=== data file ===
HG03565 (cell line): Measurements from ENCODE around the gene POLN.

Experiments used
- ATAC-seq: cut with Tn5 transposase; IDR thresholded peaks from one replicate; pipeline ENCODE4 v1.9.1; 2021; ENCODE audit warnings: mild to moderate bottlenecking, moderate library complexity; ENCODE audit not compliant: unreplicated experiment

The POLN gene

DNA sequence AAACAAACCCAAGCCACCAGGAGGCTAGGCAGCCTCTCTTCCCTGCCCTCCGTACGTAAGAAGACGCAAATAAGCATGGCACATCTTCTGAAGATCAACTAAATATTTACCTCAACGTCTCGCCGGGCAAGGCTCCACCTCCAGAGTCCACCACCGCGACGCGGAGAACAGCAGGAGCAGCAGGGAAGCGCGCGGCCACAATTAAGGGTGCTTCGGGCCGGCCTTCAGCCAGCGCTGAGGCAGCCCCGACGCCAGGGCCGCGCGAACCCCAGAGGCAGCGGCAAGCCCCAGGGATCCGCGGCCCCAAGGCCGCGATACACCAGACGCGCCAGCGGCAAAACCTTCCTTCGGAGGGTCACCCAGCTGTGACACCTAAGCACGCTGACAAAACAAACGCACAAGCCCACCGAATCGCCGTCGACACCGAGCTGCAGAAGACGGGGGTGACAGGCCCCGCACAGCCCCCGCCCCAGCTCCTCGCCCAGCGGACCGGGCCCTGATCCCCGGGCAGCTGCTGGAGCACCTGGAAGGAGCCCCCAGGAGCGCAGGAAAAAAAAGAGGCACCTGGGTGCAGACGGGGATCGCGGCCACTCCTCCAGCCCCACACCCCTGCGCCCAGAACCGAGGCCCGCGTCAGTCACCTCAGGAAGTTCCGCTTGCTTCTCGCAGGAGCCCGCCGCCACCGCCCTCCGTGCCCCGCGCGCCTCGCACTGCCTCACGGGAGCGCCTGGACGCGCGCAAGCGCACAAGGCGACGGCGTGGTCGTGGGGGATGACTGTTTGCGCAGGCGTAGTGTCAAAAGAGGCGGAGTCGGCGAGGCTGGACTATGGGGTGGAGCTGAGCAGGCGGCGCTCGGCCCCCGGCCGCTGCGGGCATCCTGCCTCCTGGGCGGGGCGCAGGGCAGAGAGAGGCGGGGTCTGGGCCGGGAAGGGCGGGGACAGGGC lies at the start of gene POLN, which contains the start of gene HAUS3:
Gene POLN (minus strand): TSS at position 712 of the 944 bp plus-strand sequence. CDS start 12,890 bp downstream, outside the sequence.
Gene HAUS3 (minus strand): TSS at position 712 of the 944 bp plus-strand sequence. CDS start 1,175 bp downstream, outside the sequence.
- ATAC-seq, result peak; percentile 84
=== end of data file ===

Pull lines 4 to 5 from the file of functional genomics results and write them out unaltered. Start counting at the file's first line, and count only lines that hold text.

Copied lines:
The POLN gene

DNA sequence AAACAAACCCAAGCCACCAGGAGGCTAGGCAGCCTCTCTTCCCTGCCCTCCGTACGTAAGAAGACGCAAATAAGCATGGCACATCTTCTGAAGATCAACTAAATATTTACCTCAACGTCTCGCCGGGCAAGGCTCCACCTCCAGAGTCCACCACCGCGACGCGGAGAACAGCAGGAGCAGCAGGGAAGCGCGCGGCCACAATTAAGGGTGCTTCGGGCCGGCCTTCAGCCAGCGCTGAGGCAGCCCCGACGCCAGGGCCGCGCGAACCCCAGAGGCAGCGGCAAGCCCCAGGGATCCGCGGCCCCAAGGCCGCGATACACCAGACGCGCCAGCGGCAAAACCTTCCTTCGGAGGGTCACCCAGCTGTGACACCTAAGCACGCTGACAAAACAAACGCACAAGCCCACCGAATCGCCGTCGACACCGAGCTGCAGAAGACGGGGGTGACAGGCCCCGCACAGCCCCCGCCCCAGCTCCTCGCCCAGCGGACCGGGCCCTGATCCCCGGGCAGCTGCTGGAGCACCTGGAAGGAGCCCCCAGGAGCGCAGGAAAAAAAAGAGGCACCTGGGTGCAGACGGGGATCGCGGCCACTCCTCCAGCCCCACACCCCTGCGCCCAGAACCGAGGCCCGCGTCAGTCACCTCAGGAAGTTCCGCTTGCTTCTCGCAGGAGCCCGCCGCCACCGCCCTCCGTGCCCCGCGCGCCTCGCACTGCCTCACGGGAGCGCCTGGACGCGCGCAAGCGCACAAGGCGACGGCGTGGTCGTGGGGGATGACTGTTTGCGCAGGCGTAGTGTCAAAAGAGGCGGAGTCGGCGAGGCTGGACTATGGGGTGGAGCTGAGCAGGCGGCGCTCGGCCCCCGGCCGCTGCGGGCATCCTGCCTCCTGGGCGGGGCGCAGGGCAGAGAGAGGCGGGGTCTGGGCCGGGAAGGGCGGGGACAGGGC lies at the start of gene POLN, which contains the start of gene HAUS3: